History

Originally referring to the location of a venue and its productions on a street intersecting Broadway in Manhattan's Theater District, the hub of the theatre industry in New York, the term later became defined by the League of Off-Broadway Theatres and Producers as a professional venue in Manhattan with a seating capacity between 100 and 499 (inclusive) or a specific production that appears in such a venue and adheres to related trade union and other contracts.[1]

Previously, regardless of the size of the venue, a theatre was considered a Broadway (rather than Off-Broadway) house if it was within the "Broadway Box", extending from 40th north to 54th Street and from Sixth Avenue west to Eighth Avenue, including Times Square and West 42nd Street. This change to the contractual definition of "Off-Broadway" benefited theatres satisfying the 499-seat criterion because of the lower minimum required salary for Actors' Equity performers at Off-Broadway theatres as compared with the salary requirements of the union for Broadway theatres.[3] The adoption of the 499-seat criterion occurred after a one-day strike in January 1974.[4] Examples of Off-Broadway theatres within the Broadway Box are the Laura Pels Theatre and The Theater Center.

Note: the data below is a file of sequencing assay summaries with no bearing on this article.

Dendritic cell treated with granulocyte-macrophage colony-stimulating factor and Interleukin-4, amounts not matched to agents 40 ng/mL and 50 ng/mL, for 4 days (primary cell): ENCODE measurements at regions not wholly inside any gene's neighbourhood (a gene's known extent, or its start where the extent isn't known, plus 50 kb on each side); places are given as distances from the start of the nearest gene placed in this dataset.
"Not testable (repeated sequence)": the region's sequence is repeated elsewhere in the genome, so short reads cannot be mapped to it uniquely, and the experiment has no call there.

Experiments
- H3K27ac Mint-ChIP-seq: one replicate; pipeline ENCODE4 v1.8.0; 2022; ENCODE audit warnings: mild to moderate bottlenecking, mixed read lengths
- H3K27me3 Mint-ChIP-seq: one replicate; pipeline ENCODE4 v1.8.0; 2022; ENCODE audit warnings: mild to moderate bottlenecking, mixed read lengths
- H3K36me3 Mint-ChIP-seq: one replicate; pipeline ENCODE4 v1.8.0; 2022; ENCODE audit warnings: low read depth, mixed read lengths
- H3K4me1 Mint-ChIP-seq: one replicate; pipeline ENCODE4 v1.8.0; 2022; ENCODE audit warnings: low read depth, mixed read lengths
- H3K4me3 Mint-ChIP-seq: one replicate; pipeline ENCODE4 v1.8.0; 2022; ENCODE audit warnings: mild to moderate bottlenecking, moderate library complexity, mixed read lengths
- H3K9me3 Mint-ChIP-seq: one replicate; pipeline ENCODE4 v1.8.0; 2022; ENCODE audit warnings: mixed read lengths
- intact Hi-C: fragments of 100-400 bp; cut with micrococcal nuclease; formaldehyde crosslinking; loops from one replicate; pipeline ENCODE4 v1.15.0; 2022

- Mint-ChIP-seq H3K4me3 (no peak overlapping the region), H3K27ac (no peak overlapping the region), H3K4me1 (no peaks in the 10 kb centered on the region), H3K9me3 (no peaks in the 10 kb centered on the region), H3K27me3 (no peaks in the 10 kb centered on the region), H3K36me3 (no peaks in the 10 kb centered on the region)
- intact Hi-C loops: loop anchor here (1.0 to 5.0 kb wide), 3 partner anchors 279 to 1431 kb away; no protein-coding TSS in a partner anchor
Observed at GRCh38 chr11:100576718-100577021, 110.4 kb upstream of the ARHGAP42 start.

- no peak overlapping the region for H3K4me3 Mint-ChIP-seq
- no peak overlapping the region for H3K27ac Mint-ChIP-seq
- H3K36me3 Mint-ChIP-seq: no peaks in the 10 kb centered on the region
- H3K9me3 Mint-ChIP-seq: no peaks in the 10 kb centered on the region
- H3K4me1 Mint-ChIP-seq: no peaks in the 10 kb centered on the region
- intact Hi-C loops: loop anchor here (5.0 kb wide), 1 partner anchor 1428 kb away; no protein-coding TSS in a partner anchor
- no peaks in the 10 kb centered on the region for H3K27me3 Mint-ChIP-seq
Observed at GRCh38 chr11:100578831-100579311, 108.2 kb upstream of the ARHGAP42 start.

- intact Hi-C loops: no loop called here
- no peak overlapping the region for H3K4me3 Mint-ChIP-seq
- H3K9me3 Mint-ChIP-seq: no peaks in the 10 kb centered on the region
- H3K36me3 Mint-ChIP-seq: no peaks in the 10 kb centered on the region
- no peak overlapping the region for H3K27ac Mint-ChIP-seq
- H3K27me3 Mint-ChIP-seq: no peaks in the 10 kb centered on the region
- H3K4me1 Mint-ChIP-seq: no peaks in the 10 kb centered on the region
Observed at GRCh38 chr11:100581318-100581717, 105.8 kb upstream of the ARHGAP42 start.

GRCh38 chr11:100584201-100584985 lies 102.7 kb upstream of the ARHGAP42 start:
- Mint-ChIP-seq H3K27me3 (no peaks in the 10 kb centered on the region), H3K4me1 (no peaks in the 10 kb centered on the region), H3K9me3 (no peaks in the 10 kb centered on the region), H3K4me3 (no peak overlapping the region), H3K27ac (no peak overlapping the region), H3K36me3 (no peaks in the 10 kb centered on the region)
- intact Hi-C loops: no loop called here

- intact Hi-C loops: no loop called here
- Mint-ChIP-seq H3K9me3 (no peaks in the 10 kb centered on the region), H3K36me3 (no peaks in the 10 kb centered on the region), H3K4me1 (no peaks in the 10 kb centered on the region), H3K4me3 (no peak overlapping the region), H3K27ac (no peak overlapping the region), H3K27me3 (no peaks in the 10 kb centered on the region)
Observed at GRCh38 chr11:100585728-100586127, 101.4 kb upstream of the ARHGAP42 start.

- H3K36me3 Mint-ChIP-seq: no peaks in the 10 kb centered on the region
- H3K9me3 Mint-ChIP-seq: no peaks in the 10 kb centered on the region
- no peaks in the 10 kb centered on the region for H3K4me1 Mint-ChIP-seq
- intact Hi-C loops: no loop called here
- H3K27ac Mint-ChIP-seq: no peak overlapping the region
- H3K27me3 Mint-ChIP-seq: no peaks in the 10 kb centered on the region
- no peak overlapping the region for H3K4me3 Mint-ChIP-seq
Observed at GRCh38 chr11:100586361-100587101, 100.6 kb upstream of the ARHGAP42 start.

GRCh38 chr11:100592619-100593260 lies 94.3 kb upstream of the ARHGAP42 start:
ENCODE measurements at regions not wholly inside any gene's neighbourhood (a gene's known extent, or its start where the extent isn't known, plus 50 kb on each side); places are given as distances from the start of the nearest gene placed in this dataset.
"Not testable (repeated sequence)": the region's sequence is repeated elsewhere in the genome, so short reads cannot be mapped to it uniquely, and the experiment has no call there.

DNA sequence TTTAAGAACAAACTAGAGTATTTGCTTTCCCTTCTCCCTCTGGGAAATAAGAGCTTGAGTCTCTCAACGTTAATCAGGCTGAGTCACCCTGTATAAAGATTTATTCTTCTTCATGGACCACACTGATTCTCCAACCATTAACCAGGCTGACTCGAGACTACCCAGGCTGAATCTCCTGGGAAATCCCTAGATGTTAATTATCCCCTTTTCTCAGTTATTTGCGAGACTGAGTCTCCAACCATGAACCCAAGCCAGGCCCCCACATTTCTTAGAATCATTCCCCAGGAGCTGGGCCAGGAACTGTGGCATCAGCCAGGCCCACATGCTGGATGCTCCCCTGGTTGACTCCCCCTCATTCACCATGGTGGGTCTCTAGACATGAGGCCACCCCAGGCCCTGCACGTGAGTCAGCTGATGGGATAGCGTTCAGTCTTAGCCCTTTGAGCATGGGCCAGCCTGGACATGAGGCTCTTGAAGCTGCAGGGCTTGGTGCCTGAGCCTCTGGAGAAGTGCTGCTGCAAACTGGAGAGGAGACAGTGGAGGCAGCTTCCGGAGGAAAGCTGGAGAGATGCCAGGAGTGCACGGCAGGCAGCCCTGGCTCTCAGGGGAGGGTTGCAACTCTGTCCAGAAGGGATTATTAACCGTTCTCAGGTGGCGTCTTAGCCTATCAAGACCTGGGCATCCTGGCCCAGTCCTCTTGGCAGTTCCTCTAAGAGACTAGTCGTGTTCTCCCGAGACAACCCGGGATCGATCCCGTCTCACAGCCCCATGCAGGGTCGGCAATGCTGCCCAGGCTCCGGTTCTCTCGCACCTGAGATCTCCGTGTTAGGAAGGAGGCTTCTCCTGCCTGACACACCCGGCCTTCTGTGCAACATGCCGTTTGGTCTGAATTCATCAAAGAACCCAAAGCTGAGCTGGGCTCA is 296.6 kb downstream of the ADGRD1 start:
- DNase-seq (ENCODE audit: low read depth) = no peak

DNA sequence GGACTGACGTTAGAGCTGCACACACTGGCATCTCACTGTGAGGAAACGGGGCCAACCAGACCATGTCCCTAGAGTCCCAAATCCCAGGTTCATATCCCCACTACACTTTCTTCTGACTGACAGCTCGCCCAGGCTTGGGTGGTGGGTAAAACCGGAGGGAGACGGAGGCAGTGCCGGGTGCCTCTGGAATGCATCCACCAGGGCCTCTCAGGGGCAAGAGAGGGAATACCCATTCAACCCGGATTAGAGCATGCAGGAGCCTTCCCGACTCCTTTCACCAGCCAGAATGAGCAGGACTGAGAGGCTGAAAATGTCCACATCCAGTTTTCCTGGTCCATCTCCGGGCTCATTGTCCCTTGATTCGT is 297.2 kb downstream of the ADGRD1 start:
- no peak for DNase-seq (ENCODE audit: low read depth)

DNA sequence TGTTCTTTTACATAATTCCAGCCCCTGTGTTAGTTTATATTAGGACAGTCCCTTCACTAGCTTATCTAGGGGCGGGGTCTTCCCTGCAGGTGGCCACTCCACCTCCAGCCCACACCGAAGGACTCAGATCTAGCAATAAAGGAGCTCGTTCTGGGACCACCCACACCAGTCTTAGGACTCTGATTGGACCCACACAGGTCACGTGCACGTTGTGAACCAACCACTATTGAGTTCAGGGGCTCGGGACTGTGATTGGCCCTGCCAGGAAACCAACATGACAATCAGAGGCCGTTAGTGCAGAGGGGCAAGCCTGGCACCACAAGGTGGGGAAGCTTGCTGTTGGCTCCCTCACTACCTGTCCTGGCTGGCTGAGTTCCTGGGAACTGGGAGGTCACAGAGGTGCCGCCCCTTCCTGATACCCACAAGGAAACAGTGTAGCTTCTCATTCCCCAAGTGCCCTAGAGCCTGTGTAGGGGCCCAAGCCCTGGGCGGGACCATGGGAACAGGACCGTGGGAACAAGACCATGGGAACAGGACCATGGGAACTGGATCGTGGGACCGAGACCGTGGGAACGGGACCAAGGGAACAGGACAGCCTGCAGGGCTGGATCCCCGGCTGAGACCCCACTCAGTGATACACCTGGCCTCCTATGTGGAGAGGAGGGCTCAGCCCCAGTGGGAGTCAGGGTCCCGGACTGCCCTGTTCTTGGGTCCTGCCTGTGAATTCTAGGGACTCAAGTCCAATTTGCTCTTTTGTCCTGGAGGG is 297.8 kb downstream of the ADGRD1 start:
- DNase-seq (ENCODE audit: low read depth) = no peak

The Off-Broadway movement started in the 1950s as a reaction to the perceived commercialism of Broadway and provided less expensive venues for shows that have employed many future Broadway artists. An early success was Circle in the Square Theatre's 1952 production of Summer and Smoke by Tennessee Williams.[5] According to theatre historians Ken Bloom and Frank Vlastnik, Off-Broadway offered a new outlet for "poets, playwrights, actors, songwriters, and designers. ... The first great Off-Broadway musical was the 1954 revival" of The Threepenny Opera, which proved that Off-Broadway productions could be financially successful.[6] Theatre Row, on West 42nd Street between 9th and 10th Avenues in Manhattan, is a concentration of Off-Broadway and Off-Off-Broadway theatres. It was developed in the mid-1970s and modernized in 2002.[7]